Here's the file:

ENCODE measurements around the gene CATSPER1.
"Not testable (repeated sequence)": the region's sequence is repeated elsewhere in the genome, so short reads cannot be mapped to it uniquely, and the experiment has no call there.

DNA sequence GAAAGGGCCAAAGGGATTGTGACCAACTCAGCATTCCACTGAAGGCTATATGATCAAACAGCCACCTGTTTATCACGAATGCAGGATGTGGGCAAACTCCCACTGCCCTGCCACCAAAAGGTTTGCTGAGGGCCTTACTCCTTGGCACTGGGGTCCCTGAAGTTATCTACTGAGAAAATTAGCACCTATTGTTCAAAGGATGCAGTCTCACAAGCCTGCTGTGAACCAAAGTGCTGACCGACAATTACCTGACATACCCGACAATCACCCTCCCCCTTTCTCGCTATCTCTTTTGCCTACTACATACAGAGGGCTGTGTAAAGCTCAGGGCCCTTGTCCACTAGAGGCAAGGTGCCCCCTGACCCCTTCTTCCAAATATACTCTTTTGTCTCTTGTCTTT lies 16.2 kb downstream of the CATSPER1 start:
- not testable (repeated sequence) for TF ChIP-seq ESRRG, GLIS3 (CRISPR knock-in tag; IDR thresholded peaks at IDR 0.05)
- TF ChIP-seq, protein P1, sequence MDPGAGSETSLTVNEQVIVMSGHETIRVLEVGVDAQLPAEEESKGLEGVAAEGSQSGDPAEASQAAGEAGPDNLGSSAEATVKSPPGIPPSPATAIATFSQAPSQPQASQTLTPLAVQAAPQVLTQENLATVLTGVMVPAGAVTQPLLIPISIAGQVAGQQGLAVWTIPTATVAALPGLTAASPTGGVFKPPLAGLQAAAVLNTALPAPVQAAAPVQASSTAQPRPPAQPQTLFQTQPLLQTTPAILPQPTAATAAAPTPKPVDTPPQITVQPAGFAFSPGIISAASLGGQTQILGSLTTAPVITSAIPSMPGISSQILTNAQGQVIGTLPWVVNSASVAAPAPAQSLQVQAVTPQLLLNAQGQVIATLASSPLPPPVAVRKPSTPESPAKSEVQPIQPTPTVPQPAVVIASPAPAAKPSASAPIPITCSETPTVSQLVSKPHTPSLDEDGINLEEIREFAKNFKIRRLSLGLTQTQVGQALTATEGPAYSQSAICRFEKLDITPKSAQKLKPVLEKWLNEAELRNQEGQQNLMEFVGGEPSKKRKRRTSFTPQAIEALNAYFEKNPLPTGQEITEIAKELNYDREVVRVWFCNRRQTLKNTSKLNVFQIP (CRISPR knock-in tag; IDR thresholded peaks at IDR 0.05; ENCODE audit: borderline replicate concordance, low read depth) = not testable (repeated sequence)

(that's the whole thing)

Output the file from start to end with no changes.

ENCODE measurements around the gene CATSPER1.
"Not testable (repeated sequence)": the region's sequence is repeated elsewhere in the genome, so short reads cannot be mapped to it uniquely, and the experiment has no call there.

DNA sequence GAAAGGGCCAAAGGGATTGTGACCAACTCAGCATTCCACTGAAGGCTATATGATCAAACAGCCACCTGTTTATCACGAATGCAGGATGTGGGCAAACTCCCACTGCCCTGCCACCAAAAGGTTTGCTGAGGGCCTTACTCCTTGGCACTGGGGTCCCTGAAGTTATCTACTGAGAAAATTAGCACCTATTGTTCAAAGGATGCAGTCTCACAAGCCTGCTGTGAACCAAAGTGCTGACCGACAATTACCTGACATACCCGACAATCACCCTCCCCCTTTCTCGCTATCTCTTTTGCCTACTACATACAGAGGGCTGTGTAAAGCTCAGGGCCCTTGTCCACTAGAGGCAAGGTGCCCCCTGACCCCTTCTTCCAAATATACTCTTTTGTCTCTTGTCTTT lies 16.2 kb downstream of the CATSPER1 start:
- not testable (repeated sequence) for TF ChIP-seq ESRRG, GLIS3 (CRISPR knock-in tag; IDR thresholded peaks at IDR 0.05)
- TF ChIP-seq, protein P1, sequence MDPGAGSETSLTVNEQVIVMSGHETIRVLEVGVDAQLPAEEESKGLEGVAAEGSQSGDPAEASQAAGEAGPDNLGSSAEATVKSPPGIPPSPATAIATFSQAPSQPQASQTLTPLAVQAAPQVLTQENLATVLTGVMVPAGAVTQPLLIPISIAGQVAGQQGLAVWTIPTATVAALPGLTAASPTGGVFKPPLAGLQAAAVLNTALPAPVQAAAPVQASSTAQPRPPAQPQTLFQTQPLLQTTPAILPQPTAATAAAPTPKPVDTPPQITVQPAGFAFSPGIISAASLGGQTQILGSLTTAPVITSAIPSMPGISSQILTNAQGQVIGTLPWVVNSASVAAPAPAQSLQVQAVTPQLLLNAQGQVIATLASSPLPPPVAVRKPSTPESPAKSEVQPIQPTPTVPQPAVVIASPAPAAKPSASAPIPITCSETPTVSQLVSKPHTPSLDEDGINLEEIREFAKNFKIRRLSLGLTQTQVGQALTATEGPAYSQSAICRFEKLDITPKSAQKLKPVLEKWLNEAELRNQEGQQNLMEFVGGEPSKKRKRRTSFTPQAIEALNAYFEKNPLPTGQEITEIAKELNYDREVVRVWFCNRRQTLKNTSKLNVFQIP (CRISPR knock-in tag; IDR thresholded peaks at IDR 0.05; ENCODE audit: borderline replicate concordance, low read depth) = not testable (repeated sequence)